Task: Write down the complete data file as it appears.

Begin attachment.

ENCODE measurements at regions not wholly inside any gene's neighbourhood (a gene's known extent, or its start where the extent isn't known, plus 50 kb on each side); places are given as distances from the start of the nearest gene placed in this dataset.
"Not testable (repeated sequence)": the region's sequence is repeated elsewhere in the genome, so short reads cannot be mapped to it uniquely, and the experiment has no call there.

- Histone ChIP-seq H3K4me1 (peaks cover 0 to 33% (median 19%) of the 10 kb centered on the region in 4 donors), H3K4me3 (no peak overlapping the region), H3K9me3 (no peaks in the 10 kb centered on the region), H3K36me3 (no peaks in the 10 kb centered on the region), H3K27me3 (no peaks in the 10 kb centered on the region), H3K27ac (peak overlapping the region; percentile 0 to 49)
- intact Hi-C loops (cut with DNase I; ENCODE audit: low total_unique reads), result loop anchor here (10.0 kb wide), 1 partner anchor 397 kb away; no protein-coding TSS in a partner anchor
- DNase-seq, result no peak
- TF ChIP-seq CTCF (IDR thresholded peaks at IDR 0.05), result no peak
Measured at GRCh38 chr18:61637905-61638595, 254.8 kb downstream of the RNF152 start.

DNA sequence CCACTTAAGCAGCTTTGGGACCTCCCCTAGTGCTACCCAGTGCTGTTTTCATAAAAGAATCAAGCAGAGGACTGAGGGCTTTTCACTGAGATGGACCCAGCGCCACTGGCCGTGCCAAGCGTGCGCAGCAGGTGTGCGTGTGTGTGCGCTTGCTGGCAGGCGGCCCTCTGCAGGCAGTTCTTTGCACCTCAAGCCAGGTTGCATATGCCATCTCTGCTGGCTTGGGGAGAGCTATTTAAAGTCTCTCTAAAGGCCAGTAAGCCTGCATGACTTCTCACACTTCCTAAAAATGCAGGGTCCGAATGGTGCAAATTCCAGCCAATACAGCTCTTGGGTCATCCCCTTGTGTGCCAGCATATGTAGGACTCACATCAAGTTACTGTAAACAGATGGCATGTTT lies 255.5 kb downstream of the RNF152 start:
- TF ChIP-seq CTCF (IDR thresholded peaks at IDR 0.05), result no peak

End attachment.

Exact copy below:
ENCODE measurements at regions not wholly inside any gene's neighbourhood (a gene's known extent, or its start where the extent isn't known, plus 50 kb on each side); places are given as distances from the start of the nearest gene placed in this dataset.
"Not testable (repeated sequence)": the region's sequence is repeated elsewhere in the genome, so short reads cannot be mapped to it uniquely, and the experiment has no call there.

- Histone ChIP-seq H3K4me1 (peaks cover 0 to 33% (median 19%) of the 10 kb centered on the region in 4 donors), H3K4me3 (no peak overlapping the region), H3K9me3 (no peaks in the 10 kb centered on the region), H3K36me3 (no peaks in the 10 kb centered on the region), H3K27me3 (no peaks in the 10 kb centered on the region), H3K27ac (peak overlapping the region; percentile 0 to 49)
- intact Hi-C loops (cut with DNase I; ENCODE audit: low total_unique reads), result loop anchor here (10.0 kb wide), 1 partner anchor 397 kb away; no protein-coding TSS in a partner anchor
- DNase-seq, result no peak
- TF ChIP-seq CTCF (IDR thresholded peaks at IDR 0.05), result no peak
Measured at GRCh38 chr18:61637905-61638595, 254.8 kb downstream of the RNF152 start.

DNA sequence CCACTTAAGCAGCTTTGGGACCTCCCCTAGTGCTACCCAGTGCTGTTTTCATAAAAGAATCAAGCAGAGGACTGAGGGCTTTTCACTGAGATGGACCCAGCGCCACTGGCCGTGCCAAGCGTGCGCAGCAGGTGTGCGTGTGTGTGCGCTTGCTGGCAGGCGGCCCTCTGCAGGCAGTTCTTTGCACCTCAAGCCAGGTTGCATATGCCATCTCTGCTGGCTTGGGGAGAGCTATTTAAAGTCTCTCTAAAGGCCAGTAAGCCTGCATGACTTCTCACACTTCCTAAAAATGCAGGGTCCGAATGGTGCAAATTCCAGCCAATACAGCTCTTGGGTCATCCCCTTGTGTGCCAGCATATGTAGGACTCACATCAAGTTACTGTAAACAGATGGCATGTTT lies 255.5 kb downstream of the RNF152 start:
- TF ChIP-seq CTCF (IDR thresholded peaks at IDR 0.05), result no peak